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Press Release

Member of Brockton Drug Crew Pleads Guilty to Fentanyl Distribution and Firearm Charges

For Immediate Release
U.S. Attorney's Office, District of Massachusetts
Defendant was previously convicted of federal drug trafficking and firearm charges

BOSTON – A member of a violent Brockton drug crew pleaded guilty yesterday to fentanyl distribution and firearm charges in federal court in Boston.

Placido Pereira, 36, of Brockton, pleaded guilty to conspiracy to distribute fentanyl; three counts of distribution of fentanyl; one count of possession with the intent to distribute marijuana; one count of being a felon in possession of a firearm and ammunition; and one count of possessing a firearm during a drug trafficking offense. U.S. District Court Judge Richard G. Stearns scheduled sentencing for April 5, 2023. Pereira was indicted along with three co-conspirators in November 2019.
“Mr. Pereira has had many previous encounters with the criminal legal system, yet continues to engage in illegal activity. Most recently, he distributed fentanyl – a deadly synthetic opioid up to 50 times stronger than heroine and up to 100 times stronger than morphine – into the Brockton community and surrounding neighborhoods.  Although his criminal record strictly forbids him from doing so, Mr. Pereira also possessed a firearm to further his drug trafficking activities. Now, he is a federally convicted felon,” said United States Attorney Rachael S. Rollins. “We will continue to target all necessary federal resources into combatting the flow of opioids and narcotics into our state and making sure those with a substance use disorder get the treatment they need.”

“Pereira and his co-conspirators ran a drug trafficking enterprise that distributed deadly fentanyl in communities across southern Massachusetts, continuing the insidious expanse of the opioid crisis in our neighborhoods. Pereira’s record already shows multiple convictions related to his involvement in drug trafficking and today he adds several more. HSI is proud to work closely with our partners across the state to disrupt and dismantle drug trafficking organizations and keep drugs off our streets,” said Matthew Millhollin, Special Agent in Charge for Homeland Security Investigations in New England.

Law enforcement began investigating a violent Brockton-area drug crew that distributed large quantities of fentanyl throughout southeastern Massachusetts. The drug crew ran a fentanyl delivery service that encompassed all of Brockton as well as neighboring cities. Specifically, drug users/customers placed orders for fentanyl by contacting a cellphone maintained and shared by crew members, which included Pereira, Djoy Defrancesco, Jason Miranda and, allegedly, his brother Natalio Miranda, who worked together to deliver the fentanyl order. In September and October 2019, an undercover law enforcement officer made six purchases of fentanyl from members of the crew.

A search of Pereria’s Brockton home in October 2019 resulted in the seizure of a loaded firearm with an obliterated serial number, over $5,000 in cash, digital scales, marijuana packaged for sale and the cell phone used by members of the crew to distribute fentanyl. 

According to court records, in 2017, Pereira was convicted of unlawful possession of a firearm and possession with intent to distribute marijuana and was sentenced to three years in prison. In 2010, Pereira was arrested on drug trafficking charges at Logan Airport as he returned to the United States from Cape Verde and was later sentenced to 30 months in prison and three years of supervised release for conspiracy to distribute cocaine base.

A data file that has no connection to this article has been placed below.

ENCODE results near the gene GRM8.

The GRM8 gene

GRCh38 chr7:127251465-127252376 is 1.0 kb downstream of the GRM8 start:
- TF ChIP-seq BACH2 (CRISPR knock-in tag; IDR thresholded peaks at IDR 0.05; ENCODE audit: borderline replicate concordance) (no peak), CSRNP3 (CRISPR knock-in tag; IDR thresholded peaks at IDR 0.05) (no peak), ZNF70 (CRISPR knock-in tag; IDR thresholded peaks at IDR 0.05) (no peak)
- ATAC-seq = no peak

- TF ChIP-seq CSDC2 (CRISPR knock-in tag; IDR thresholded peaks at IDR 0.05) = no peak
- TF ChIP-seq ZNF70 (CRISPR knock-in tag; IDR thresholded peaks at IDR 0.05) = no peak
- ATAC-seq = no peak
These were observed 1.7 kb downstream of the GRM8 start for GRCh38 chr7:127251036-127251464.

On Sept. 14, 2022, Jason Miranda pleaded guilty to his role in the conspiracy and is scheduled to be sentenced on Jan. 18, 2023. Defrancesco was sentenced in June 2021 after previously pleading guilty.

The charge of conspiracy to distribute fentanyl and distribution of fentanyl provides for a sentence of up to 20 years in prison, three years of supervised release and a fine of up to $1 million. The charge of possession with intent to distribute marijuana provides for a maximum term of imprisonment of 5 years, supervised release for at least 2 years, and a fine of $250,000. The charge of being a felon in possession of a firearm provides for a sentence of up to 10 years in prison, three years of supervised release and a $250,000 fine. The charge of possessing a firearm during a drug trafficking crime provides for a mandatory minimum sentence of five years and up to life in prison, five years of supervised release and a fine of $250,000. Sentences are imposed by a federal district court judge based upon the U.S. Sentencing Guidelines and statutes which govern the determination of a sentence in a criminal case.
U.S. Attorney Rollins; HSI SAC Millhollin; Colonel Christopher Mason, Superintendent of the Massachusetts State Police; Brockton Police Chief Brenda Perez; Brian Kyes, U.S. Marshal for the District of Massachusetts; and Plymouth County District Attorney Timothy J. Cruz made the announcement. Assistance was provided by the East Bridgewater, West Bridgewater, Whitman and Bridgewater State University Police Departments as well as the Plymouth County Sheriff’s Office. Assistant U.S. Attorney Christopher J. Pohl of Rollins’ Narcotics & Money Laundering Unit is prosecuting the case.
The details contained in the charging documents are allegations. The remaining defendant is presumed innocent unless and until proven guilty beyond a reasonable doubt in a court of law.

Updated December 2, 2022

Firearms Offenses